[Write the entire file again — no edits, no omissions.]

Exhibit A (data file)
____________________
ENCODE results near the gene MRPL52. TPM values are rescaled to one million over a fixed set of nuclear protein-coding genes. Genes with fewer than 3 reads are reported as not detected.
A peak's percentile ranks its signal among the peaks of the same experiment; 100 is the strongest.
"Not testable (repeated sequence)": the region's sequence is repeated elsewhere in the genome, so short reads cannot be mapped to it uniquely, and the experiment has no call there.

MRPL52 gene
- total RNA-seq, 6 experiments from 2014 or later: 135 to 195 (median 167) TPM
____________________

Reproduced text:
ENCODE results near the gene MRPL52. TPM values are rescaled to one million over a fixed set of nuclear protein-coding genes. Genes with fewer than 3 reads are reported as not detected.
A peak's percentile ranks its signal among the peaks of the same experiment; 100 is the strongest.
"Not testable (repeated sequence)": the region's sequence is repeated elsewhere in the genome, so short reads cannot be mapped to it uniquely, and the experiment has no call there.

MRPL52 gene
- total RNA-seq, 6 experiments from 2014 or later: 135 to 195 (median 167) TPM